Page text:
Taken at the Flood takes place during and just after the Second World War. Immensely rich Gordon Cloade, along with three servants, is killed when his house is hit during the Blitz.
A few week’s previously, he had married a woman young enough to be his daughter, and she and her brother, who were also present in the house at the time, are injured but survive.
This young woman, Rosaleen, inherits Cloade’s vast fortune, and his family, who had always relied upon him for financial support, are left bereft. However, if Rosaleen were to die, then Gordon Cloade’s fortune would revert to his relatives.
There are several people with a very strong motive for murder, but when the first victim is discovered, it is not Rosaleen. Hercule Poirot becomes involved and of course, smoothes out the tangled skeins of a plot where things and people are not always what they seem to be.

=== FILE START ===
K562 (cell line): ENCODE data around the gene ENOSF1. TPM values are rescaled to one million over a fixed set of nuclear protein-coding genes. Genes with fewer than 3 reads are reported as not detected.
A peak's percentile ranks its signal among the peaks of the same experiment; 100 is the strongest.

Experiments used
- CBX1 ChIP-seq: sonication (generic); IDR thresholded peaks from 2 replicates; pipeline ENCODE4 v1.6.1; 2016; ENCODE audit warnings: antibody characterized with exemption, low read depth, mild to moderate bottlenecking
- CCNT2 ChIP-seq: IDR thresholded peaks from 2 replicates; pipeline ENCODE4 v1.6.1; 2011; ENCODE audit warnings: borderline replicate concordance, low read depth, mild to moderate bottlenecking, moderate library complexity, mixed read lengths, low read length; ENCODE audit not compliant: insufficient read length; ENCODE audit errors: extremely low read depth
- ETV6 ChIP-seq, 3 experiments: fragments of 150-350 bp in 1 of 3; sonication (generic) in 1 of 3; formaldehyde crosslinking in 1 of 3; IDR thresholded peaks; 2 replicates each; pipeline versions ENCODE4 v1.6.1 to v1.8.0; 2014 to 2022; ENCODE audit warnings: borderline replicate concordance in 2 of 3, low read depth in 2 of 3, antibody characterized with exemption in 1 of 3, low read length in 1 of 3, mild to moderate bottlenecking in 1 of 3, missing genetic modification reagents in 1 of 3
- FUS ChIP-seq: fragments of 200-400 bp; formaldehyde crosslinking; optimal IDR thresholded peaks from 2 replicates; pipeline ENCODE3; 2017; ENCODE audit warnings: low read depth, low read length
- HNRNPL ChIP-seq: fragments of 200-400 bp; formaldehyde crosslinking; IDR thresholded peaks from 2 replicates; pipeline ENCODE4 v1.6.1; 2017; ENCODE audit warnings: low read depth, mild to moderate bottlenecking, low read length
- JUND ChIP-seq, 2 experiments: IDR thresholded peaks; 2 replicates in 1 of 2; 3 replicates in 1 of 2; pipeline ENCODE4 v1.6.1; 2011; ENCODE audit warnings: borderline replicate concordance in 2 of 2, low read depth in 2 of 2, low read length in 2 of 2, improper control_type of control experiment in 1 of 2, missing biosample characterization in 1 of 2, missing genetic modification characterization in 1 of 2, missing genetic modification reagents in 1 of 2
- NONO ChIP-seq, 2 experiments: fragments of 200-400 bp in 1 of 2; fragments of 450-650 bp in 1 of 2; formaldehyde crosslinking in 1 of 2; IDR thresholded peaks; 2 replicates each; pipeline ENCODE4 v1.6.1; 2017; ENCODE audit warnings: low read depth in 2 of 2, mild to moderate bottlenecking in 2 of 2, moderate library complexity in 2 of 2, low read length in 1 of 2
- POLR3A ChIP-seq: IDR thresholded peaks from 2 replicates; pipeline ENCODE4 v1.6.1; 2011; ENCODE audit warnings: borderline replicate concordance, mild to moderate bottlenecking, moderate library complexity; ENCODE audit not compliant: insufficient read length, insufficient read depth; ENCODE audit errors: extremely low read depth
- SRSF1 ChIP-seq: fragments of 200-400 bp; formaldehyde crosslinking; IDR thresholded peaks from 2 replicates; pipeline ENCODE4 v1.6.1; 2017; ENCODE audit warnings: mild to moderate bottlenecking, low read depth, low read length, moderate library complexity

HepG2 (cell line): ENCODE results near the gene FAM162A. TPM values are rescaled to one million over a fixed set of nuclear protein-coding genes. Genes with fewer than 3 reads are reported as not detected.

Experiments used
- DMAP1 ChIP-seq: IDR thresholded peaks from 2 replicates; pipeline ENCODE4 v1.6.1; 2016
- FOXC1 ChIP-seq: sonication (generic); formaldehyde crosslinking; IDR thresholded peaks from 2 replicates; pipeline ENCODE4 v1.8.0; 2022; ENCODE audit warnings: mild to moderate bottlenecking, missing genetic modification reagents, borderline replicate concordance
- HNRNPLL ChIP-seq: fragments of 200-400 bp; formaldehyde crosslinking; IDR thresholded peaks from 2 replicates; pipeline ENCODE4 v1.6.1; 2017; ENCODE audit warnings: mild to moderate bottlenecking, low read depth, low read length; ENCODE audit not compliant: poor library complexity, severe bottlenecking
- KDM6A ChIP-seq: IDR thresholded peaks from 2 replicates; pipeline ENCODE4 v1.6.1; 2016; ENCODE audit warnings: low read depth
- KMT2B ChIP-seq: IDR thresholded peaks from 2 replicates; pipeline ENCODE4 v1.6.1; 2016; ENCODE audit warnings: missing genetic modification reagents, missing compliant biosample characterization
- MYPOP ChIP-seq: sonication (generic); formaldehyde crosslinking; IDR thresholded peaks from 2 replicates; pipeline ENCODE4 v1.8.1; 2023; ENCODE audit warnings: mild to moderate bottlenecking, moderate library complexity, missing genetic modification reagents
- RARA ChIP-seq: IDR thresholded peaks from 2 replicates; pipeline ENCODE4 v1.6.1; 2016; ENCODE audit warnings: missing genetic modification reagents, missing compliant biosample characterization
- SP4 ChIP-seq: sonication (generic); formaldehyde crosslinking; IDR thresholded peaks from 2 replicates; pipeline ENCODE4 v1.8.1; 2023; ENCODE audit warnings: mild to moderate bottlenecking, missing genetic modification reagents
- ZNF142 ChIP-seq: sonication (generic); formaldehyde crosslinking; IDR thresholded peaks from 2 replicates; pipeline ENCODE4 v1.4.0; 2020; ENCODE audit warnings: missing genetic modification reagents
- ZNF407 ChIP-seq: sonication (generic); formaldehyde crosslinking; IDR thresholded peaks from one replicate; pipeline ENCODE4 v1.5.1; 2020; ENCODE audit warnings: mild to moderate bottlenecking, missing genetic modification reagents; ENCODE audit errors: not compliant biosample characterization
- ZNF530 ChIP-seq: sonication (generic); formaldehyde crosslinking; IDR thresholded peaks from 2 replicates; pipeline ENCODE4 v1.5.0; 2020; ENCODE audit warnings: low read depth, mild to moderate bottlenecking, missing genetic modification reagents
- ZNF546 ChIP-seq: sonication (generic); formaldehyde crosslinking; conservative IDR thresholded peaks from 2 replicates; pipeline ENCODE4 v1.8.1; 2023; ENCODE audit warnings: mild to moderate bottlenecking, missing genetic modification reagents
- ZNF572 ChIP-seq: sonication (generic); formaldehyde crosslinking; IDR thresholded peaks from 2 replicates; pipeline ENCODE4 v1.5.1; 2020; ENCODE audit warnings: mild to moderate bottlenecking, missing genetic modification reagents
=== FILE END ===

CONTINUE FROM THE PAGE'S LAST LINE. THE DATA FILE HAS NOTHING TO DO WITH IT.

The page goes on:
In my opinion, this is one of Agatha Christie’s least satisfying murder mystery books – it’s clever, of course, but I find it hard to really care about any of the characters and there is a clue that is very obvious and quite unlike the usual Agatha Christie skilful legerdemain. Even the great Hercule Poirot seems a little lethargic in this story; maybe the privations of war have taken their toll!
It is some years since I last read Taken at the Flood and I can see why I left it on the shelf for so long – as far as I’m concerned, it’s all a bit disappointing. Having said that, had it been written by anyone else, I would probably think it was really good. And even the brilliant Agatha Christie can’t please all the people all the time!
I am quite sure there will be Agatha Christie fans who disagree with my opinion – as I keep saying, the views expressed on this website are entirely personal. If you do disagree, let me know.
You can get hold of Taken at the Flood via the following links.Taken at the Flood